Words with Bill Graham

This is a 1972 promotional record on Fillmore Records, named for the San Francisco auditorium operated by promoter Bill Graham until about a year earlier. Although many acts were associated with Graham, few of them released recordings on his label, which folded altogether after the release of a box set, Fillmore – The Last Days, about four years later.

Graham is most known for his work as a promoter, including the organization of the largest outdoor concert of all time in Watkins Glen, New York in 1973, which entertained more than 800,000 paying ticket holders who came to see the Band, the Grateful Dead and the Allman Brothers Band.

He was also one of the famous “One Thousand Children” — actually now known to be a number closer to 1,400, they are the Jewish children who were sent to the United States without their families between 1934 and 1945 to escape the Holocaust. Graham’s childhood name was Wulf Wolodia Grajonca. They came from many backgrounds, but one commonality between nearly all of them is that their parents would not have been able to obtain visas to leave the country, and nearly all subsequently perished in concentration camps.



Graham established monopolistic control over large music events in California, and was an early associate of BASS Tickets, which is now Ticketmaster. Still, after his death in a 1991 helicopter crash, Graham was remembered for the fairness with which he treated performers and also for his concern for the well-being and safety of attendees. He also has a history of assembling bills with diverse artists, giving fans the opportunity to hear things they might otherwise never experience.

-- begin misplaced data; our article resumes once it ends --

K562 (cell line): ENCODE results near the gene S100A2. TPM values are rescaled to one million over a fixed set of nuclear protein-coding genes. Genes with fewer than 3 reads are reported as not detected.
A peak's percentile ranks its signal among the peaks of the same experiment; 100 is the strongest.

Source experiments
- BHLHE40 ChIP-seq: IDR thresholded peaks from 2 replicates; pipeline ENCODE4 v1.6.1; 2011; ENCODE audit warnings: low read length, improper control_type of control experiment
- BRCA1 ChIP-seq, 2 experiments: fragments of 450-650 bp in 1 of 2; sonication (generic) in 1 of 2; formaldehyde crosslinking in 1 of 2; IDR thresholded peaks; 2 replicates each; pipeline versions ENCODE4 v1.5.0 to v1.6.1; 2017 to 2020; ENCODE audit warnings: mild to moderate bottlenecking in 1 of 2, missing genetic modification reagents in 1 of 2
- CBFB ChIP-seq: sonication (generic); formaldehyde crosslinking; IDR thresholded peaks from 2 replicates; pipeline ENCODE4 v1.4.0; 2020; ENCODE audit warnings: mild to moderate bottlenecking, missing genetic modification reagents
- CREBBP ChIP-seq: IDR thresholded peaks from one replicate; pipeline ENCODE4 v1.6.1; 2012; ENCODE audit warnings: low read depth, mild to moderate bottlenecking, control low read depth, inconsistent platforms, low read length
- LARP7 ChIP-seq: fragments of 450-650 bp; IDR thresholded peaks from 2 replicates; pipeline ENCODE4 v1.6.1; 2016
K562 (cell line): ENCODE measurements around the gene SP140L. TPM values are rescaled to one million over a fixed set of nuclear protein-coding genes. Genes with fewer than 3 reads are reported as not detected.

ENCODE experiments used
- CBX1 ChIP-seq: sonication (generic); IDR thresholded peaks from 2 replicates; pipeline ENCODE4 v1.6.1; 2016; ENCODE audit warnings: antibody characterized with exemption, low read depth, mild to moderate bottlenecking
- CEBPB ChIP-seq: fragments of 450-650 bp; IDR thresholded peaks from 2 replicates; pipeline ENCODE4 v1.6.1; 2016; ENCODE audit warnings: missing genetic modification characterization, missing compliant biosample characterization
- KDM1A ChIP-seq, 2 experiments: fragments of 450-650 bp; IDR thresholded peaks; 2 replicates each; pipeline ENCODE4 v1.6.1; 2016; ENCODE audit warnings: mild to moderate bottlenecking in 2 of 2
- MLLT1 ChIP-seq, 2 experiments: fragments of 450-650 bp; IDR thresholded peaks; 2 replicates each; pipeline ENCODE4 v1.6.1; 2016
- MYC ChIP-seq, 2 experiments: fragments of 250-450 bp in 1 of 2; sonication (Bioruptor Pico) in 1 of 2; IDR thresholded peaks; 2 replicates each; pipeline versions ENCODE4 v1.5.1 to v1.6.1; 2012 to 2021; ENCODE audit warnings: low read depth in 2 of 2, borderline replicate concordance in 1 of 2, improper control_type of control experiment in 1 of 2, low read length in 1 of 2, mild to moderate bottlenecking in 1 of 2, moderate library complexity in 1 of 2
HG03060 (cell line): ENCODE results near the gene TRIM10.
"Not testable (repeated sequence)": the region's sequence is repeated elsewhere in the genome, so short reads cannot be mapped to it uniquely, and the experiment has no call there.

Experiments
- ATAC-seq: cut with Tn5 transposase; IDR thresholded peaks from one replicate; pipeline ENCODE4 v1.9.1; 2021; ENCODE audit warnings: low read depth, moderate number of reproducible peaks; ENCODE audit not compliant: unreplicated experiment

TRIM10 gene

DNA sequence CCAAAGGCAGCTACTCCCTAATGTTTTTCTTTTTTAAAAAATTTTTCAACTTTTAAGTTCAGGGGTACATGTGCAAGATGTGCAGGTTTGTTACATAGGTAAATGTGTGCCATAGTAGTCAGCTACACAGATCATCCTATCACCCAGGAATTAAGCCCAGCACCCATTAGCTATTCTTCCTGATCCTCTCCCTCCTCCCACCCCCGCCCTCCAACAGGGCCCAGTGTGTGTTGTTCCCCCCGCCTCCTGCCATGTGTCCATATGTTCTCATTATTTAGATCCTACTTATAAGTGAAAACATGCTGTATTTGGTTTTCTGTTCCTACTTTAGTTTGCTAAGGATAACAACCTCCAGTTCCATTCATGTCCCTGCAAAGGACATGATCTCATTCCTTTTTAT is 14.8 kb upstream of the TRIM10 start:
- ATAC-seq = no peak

Years ago when working at Al’s Breakfast here in Dinkytown, we heard a great story from a regular customer there, a guy so popular there that a dish on the menu was named for him. He said as a teenager he went to see the Who at the Fillmore West, and the opening act was Cannonball Adderley. Throughout their set, Cannonball and his brother Nat were smoking cigarettes and putting them out on the stage. Later, before the Who came out to perform, Roger Daltry went out and picked up a few of the butts, saying that back home in England nobody would believe that Cannonball Adderley had opened up for them. Who know if the stories are true. Another, in Miles Davis’ autobiography, shows another side of such a show:

I remember one time — it might have been a couple of times — I was opening up for this sorry-ass cat named Steve Miller. I think Crosby, Stills, Nash and Young were on that program and they were a little better. Anyway, Steve Miller didn’t have shit going for him, so I’m pissed because I got to open for this non-playing motherfucker just because he had one or two sorry-ass records out. So I would come late and he would have to go on first, and then when we got there we just smoked the motherfucking place and everybody dug it, even Bill!

This went on for a couple of nights and every time I would come late, Bill would be telling me about “it’s being disrespectful to the artist” and shit like that. On this last night, I do the same thing. When I get there I see that Bill is madder than a motherfucker because he’s not waiting for me inside like he normally does, but he’s standing outside the Fillmore. He starts to cut into me with this bullshit about “disrespecting Steve” and everything. So I just look at him, cool as a motherfucker, and say to him, “Hey baby, just like the other nights and you know they worked out just fine, right?” So he couldn’t say nothing to that because we had torn the place down.


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